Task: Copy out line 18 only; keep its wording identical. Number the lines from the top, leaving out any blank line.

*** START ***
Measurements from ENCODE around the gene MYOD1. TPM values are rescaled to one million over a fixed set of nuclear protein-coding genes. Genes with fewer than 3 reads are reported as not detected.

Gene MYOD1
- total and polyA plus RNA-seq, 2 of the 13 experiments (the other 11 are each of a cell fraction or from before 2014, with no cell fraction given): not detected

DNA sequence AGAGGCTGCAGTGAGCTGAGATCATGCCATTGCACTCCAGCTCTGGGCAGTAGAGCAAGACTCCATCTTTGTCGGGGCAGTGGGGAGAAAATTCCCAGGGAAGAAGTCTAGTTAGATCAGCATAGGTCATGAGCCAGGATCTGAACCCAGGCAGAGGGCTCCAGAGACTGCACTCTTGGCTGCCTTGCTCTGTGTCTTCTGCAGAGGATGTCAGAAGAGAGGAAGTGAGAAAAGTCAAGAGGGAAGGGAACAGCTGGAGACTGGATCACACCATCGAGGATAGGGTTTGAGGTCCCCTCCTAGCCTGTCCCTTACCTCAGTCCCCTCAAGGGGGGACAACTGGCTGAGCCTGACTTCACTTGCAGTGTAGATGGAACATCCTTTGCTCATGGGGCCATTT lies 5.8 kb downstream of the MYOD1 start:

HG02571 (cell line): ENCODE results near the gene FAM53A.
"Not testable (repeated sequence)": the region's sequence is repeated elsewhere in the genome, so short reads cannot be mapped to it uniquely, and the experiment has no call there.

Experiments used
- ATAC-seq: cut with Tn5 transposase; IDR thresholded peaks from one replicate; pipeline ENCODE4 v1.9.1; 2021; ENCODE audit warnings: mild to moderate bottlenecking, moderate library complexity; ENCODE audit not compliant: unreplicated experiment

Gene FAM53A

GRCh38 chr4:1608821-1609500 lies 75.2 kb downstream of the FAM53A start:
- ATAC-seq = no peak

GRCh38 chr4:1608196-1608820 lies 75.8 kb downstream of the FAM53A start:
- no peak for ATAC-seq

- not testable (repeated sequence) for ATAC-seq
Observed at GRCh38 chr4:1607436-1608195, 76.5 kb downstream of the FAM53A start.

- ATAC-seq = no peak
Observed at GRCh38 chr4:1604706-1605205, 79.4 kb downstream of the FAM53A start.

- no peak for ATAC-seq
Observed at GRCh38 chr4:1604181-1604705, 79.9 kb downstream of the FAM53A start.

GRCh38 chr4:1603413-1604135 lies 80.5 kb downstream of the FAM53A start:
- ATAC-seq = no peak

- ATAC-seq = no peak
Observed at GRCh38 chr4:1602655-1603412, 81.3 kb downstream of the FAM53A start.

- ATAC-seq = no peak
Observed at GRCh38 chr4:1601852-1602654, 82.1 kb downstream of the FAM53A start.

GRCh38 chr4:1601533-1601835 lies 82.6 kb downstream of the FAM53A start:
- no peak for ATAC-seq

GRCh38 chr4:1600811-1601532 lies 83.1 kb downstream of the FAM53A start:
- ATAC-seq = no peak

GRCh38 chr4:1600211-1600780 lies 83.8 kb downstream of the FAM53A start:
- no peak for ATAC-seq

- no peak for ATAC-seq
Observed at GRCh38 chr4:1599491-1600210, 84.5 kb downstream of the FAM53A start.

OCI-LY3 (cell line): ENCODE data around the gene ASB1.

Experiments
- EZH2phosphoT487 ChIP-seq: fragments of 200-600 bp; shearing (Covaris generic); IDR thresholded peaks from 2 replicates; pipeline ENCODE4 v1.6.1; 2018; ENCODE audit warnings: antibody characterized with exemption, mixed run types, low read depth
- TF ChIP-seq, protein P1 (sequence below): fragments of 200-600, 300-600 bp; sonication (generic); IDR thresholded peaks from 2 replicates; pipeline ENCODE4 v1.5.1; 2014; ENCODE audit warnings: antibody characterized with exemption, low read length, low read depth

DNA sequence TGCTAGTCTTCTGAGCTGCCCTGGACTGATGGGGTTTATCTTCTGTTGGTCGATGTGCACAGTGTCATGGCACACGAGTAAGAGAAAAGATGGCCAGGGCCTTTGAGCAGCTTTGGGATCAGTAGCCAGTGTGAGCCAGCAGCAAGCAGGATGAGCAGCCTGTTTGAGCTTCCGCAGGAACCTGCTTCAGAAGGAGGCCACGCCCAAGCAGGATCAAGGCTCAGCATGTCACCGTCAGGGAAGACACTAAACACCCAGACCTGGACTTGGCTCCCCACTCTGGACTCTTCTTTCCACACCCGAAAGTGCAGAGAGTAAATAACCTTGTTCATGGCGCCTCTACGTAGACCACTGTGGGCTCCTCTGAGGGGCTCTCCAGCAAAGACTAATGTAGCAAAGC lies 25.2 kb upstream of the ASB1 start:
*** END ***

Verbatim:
- no peak for ATAC-seq